Tuesday, October 15, 2013

Funny numbers

On day 3 of my first multi-day trip in almost a month.

I have 3 day trips this month. Each is worth 18 hours and 40 minutes of pay/flying.

My wife was happy to see me go. I get irritable when I don't fly. When I'm home more I tend to leave a mess behind me. My wife and I met on Match.com back in 2002. We have little in common...still wondering how I came up in her search.  We're the odd couple with her being Felix.  Whatever we work.

Day one was kind along as it started with a 2:20PM departure. The Captain is a guy I've flown with in the past. He took the first leg and I took the last two of the day. The flight to the overnight was to a small airport in the middle of no where. The tower closes well before scheduled arrival time.

Arriving from the south we had a 30 knot quartering tailwind. I planned my descent to be at pattern altitude (1500 feet for jets) just south of the airport. Worked out fine.

It's rare to fly a pattern at an airline. Most of the time we are on vectors, nature of the business.

Flying a pattern in a jet is no different than flying a pattern in a Cessna 172. The only tricky part was I was flying a left downwind and thus could not see the airport from my right seat. The Captain called when I was abeam and I replied with the first setting of flaps.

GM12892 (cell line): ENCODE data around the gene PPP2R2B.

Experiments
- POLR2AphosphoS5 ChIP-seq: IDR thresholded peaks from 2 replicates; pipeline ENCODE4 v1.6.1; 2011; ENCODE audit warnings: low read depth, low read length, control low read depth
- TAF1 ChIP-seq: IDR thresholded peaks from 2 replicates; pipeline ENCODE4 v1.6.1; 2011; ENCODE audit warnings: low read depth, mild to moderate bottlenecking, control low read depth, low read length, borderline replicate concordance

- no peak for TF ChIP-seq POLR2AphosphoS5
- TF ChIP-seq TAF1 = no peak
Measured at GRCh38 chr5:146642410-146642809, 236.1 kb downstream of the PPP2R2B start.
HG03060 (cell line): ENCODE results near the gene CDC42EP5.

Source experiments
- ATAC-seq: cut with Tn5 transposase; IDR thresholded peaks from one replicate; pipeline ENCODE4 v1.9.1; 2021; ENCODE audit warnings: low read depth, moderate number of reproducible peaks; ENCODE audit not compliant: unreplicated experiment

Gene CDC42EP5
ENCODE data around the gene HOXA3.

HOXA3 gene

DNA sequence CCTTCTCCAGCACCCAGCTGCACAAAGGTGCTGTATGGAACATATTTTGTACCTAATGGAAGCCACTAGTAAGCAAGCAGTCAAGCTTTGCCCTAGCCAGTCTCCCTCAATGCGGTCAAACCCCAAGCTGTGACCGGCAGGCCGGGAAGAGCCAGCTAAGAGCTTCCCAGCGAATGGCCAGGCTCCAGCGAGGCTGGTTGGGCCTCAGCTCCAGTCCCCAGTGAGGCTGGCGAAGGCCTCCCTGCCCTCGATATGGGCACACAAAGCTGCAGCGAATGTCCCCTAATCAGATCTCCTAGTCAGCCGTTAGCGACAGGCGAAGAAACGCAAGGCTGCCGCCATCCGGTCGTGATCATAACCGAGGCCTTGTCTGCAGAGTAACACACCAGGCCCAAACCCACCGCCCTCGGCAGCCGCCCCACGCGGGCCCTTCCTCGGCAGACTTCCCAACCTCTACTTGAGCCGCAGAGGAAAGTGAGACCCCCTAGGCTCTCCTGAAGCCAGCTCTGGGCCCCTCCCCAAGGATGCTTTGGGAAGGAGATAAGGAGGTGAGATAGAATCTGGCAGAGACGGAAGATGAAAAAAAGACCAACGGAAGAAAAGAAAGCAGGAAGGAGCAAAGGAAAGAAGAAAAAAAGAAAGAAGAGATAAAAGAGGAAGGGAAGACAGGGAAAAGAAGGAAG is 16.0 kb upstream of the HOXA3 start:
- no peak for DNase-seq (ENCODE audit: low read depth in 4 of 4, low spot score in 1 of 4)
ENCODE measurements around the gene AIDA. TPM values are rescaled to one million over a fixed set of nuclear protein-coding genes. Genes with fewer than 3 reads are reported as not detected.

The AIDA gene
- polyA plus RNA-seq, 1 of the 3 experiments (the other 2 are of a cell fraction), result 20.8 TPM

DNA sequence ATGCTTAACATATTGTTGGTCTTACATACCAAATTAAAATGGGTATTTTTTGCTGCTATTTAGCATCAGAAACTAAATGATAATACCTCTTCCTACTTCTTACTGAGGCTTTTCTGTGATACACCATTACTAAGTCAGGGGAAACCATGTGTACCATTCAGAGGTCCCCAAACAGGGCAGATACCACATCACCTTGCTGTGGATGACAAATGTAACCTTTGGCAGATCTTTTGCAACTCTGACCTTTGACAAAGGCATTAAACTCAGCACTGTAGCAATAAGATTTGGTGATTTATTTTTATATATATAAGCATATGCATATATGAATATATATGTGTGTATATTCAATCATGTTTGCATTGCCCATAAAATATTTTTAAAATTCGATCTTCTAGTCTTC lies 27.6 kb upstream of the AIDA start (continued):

I glanced at my MFD which had the GPS approach loaded as a backup and began a shallow descent. Once we were right between the final approach fix and the airport I began my base turned and called for the gear.

The quartering tailwind had pushed me a little closer to the airport, even with my crab, than I liked so  my base leg was short.

Winds at the airport were 120@15. Runway 17 is 7000 feet long while runway 13 is 6000 feet long. Runway 13 would have been fine, but it required a much longer taxi, thus I picked Runway 17.

Easy landing. The overnight was a little over 9 hours. Not horrible.

Day two was fairly long with a scheduled 7 hours of flying with 4 legs. The first two the Captain flew. Bumpy weather and ILS approach to the hub. A few bumps and clear skies to the out station.

This one out station always creeps me out as its the location where Comair 5191 crashed.

Quick turn. While boarding the gate agent came up to the flight deck.

"Hey guys I need some help, we are 30 pounds overweight." she said.

"No problem, I will stay behind" I joked.

The Captain and I looked at our fuel numbers. We agreed we would burn off the extra fuel and still be able to complete the flight safely.

I call this funny numbers as we assume all adults are the same weight and all kids are the same weight. Additionally every suitcase under the 50 pound weight limit is recorded as 30 pounds. Those over 50 pounds are recorded as 60 pounds. I can go on.

We had to burn 220 pounds of fuel. We agreed to start both engines right away and leave the APU on for takeoff. Our engines burn 400 pounds per engine per hour at idle on the ground. The APU burns about 135 pounds per hour on the ground.

We blocked out and began our taxi. Ground told a Bonanza to follow us.

"Ground we need to burn some fuel so we will be happy to follow the Bonanza." I stated.